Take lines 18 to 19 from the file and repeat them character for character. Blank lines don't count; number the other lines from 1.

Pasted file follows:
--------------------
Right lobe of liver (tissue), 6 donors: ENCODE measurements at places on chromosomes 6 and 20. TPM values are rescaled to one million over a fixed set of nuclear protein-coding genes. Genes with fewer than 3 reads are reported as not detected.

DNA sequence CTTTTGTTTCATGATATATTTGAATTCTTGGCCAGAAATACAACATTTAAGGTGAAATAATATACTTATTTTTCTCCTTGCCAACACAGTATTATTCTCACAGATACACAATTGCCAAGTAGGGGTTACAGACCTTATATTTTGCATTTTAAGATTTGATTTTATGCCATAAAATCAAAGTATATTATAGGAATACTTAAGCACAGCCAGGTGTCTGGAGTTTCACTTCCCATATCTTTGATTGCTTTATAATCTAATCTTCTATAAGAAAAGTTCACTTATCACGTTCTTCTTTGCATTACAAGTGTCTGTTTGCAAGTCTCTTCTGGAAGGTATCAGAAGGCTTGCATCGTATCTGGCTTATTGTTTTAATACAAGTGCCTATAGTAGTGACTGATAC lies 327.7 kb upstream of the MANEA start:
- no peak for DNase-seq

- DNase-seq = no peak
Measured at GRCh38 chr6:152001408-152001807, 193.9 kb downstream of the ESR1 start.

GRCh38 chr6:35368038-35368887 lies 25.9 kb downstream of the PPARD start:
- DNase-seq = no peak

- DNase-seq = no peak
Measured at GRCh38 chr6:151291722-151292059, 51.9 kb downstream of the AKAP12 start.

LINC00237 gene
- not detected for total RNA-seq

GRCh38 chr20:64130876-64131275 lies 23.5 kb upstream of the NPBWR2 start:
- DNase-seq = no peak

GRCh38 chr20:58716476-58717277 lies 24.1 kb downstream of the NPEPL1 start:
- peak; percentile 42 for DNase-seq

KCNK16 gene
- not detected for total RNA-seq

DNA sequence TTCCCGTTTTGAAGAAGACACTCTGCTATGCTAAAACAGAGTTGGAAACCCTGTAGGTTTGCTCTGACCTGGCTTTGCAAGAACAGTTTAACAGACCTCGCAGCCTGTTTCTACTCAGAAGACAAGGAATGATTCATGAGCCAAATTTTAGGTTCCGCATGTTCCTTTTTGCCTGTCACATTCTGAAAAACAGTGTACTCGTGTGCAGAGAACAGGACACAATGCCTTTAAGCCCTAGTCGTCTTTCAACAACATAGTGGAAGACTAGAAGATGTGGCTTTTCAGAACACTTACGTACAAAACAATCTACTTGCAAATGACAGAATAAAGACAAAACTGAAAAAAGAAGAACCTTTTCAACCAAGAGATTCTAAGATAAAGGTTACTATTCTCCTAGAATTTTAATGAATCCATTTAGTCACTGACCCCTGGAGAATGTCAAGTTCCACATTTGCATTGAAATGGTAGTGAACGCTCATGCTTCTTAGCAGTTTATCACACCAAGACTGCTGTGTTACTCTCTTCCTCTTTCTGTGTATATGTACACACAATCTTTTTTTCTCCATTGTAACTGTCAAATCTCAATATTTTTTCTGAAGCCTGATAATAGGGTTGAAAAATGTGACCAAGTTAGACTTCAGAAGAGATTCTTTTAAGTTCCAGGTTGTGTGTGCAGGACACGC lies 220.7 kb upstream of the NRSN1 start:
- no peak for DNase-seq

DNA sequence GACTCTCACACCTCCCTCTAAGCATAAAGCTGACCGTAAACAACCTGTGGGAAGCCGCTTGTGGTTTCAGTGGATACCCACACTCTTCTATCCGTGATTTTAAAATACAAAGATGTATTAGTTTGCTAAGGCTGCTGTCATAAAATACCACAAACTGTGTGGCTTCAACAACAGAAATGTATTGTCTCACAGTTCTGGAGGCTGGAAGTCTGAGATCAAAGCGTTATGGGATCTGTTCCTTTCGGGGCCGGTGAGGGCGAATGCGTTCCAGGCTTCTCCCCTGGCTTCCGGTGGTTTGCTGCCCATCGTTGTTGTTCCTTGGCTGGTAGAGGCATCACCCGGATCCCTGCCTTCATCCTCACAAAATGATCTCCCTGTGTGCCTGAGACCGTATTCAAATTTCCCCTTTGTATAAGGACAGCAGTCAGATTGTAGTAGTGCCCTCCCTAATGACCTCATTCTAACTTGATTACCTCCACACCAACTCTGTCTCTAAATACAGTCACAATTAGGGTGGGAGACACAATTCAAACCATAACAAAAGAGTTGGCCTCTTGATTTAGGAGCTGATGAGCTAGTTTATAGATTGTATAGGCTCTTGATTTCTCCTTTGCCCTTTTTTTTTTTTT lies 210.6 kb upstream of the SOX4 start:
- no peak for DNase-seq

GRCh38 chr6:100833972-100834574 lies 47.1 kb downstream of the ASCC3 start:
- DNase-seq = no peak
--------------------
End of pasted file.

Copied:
DNA sequence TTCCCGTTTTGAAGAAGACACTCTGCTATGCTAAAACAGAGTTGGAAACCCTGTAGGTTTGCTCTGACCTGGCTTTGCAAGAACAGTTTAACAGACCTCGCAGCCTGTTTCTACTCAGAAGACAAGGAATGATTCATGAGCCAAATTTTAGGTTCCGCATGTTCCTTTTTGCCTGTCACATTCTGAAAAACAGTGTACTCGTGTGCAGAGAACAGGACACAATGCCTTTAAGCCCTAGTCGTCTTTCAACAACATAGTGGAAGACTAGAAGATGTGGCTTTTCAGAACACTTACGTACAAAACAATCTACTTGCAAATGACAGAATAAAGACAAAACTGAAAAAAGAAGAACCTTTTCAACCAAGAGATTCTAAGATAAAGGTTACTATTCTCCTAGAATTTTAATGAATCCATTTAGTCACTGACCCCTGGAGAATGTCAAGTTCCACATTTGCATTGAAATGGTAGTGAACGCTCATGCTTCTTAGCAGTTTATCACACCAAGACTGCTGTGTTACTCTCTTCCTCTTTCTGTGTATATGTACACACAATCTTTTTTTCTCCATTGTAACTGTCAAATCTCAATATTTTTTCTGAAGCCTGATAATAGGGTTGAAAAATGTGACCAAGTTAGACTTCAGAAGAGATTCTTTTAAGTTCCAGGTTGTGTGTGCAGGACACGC lies 220.7 kb upstream of the NRSN1 start:
- no peak for DNase-seq